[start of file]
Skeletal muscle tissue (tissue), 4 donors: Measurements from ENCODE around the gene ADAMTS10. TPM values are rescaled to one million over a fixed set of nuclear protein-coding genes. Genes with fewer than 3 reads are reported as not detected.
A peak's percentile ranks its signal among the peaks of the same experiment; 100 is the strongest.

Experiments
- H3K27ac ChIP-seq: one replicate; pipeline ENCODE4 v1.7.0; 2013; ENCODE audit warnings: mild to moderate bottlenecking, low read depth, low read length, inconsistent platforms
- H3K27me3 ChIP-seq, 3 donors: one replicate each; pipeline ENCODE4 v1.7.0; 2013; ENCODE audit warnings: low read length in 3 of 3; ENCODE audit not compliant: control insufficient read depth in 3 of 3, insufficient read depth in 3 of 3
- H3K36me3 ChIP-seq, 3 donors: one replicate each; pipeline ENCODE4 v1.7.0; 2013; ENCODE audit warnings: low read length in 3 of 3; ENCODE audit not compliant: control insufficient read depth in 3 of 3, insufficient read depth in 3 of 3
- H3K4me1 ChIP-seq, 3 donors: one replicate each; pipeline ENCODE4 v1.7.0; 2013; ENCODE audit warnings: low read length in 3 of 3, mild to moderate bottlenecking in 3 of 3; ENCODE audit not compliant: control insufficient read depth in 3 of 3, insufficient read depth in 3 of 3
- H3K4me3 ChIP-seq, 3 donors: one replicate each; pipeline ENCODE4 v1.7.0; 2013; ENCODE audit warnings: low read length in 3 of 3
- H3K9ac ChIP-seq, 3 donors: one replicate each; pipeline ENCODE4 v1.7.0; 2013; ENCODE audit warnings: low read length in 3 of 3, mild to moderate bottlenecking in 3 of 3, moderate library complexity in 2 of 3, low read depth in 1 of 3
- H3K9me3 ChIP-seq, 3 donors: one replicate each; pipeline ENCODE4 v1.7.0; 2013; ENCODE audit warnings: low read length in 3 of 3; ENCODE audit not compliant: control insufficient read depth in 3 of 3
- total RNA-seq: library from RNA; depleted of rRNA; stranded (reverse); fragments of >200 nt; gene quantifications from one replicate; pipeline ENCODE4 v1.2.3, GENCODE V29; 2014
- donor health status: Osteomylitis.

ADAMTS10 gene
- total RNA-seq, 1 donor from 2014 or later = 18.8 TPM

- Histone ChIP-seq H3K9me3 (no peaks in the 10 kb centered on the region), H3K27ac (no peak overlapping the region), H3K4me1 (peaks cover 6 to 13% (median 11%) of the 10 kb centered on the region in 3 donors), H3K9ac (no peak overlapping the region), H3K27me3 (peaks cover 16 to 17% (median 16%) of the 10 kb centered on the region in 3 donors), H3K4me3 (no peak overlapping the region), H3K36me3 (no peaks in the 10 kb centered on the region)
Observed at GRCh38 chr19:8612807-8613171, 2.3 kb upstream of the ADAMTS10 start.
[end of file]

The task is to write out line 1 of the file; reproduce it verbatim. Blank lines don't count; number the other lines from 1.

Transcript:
Skeletal muscle tissue (tissue), 4 donors: Measurements from ENCODE around the gene ADAMTS10. TPM values are rescaled to one million over a fixed set of nuclear protein-coding genes. Genes with fewer than 3 reads are reported as not detected.